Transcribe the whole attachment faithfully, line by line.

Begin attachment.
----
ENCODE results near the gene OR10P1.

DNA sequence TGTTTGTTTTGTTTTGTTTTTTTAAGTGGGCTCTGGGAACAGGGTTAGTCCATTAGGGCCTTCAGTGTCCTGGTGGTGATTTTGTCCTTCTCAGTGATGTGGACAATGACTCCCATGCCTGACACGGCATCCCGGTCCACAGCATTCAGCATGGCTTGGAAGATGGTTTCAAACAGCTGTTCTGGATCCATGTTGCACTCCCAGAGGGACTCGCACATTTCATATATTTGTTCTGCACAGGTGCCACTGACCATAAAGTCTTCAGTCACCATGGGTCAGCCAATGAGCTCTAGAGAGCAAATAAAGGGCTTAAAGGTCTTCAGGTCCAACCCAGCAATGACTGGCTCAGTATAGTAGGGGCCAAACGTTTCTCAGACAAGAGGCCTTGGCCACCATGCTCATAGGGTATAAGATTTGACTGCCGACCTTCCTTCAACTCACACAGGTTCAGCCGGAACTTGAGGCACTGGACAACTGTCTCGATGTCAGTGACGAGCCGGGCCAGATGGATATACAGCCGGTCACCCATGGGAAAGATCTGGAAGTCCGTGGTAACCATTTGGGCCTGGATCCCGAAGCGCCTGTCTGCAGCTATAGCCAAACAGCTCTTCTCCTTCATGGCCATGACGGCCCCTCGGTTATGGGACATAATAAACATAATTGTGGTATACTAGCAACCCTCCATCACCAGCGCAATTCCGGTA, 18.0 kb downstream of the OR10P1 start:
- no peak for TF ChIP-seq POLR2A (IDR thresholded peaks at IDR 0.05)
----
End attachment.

ENCODE results near the gene OR10P1.

DNA sequence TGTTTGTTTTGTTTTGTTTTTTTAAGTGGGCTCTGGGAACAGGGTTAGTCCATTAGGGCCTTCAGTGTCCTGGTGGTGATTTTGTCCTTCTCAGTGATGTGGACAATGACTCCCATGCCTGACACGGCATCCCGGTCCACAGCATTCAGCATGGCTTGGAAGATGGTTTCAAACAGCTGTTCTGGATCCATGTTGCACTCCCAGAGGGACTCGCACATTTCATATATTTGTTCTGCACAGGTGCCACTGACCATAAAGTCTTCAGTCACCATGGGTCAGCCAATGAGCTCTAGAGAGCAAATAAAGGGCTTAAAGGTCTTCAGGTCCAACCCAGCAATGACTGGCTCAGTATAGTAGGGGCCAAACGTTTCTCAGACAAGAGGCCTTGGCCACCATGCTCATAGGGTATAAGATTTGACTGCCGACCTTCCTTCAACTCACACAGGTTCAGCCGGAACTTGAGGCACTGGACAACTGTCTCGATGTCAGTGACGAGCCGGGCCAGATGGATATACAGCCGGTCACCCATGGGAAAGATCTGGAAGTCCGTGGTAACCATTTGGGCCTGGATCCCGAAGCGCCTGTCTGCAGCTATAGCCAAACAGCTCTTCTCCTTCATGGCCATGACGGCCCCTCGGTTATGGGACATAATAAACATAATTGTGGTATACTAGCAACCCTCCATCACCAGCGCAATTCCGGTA, 18.0 kb downstream of the OR10P1 start:
- no peak for TF ChIP-seq POLR2A (IDR thresholded peaks at IDR 0.05)